Would you pay a 23% fee to access your own money? That’s how much, on average, Americans are forking over when they withdraw $20 from an ATM that doesn’t belong to their bank.
ATM withdrawal fees in the US are at an all-time high. The average fee to use an out-of-network ATM machine is now $4.57, according to Bankrate’s 2016 annual checking survey, and can rise to nearly twice that in some areas. That number has been climbing steadily for the last decade.
The ever-increasing fees played prominently on the 2016 US presidential campaign trail, with Bernie Sanders calling such fees “unacceptable” and Hillary Clinton describing them as “usurious.” The poor are hardest hit, especially in areas where ATM branches aren’t close by.
Banks have relied more on ATM charges in the wake of the 2008 financial crisis, as new regulations limited the types of fees banks could charge. Low interest rates and new technologies like mobile payments have also cut into lending profits (paywall). Research firm McKinsey expects that retail banks could lose 60% of their profits to the tech startups attracting frustrated brick-and-mortar customers.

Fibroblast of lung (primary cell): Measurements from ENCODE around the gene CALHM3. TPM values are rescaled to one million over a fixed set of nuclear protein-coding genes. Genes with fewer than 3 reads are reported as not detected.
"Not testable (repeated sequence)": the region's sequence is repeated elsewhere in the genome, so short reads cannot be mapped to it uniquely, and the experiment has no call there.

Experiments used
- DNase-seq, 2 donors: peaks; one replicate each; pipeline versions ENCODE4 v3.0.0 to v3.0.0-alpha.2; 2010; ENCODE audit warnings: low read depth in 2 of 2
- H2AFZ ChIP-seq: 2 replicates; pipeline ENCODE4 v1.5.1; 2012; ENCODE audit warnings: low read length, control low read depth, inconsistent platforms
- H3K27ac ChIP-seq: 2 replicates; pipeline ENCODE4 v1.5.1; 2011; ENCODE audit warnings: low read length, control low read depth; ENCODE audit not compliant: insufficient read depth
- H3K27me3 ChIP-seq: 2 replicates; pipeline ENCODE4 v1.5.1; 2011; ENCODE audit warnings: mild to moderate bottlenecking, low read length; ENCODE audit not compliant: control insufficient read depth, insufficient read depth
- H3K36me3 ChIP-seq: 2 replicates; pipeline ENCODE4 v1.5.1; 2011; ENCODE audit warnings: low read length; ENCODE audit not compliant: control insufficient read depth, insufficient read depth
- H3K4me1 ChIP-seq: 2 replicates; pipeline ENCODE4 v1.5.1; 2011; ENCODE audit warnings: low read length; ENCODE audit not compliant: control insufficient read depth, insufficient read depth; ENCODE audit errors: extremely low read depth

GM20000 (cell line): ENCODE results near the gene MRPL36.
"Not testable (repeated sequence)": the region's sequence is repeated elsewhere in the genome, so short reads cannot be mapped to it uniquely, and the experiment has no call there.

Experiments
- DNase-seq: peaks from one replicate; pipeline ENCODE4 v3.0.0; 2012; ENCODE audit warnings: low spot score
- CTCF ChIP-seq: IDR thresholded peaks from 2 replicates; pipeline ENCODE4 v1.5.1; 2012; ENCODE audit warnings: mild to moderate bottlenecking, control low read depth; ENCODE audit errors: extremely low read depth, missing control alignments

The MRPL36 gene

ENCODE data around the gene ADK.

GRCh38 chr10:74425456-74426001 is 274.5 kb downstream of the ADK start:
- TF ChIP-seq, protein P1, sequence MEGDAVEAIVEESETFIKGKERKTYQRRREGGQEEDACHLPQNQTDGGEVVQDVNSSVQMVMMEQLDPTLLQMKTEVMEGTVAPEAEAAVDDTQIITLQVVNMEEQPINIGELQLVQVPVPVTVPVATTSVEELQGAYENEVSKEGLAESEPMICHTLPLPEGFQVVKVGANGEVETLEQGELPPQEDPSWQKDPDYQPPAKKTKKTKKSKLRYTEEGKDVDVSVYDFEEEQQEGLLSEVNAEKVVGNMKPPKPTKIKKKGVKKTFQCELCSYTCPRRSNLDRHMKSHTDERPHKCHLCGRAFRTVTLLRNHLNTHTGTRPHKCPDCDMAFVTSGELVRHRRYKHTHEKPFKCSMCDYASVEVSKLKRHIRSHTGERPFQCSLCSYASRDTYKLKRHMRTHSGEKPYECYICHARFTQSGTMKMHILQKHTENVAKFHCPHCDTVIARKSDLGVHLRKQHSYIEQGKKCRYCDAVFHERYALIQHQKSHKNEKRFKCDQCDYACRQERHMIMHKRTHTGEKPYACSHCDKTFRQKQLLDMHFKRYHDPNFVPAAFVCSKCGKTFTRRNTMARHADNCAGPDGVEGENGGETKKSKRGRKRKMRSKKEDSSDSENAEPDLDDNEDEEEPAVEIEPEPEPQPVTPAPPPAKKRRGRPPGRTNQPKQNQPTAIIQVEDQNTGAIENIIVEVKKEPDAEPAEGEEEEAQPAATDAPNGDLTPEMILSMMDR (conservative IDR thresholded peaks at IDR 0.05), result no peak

“ATM fees are low-hanging fruit,” David Albertazzi, an analyst at research consultancy Aite Group, told CNBC. “Banks are under margin pressure to find more income and this is an easy way to do it.”
As a result, younger banking customers are voting with their feet. Online-only banks are the only category of retail banks to have gained market share in the last decade, thanks to higher returns on deposits, lower fees, and universal access to ATMs (online-only banks rely on the network of ATMs set up by traditional banks).
Most online banks in the US don’t charge customers fees for using ATMs, and will reimburse (often with a monthly cap) any third-party fees charged for using the outside bank’s ATM. Some banks, like Bank of Internet USA and Schwab Bank, offer unlimited ATM reimbursements in the US or globally.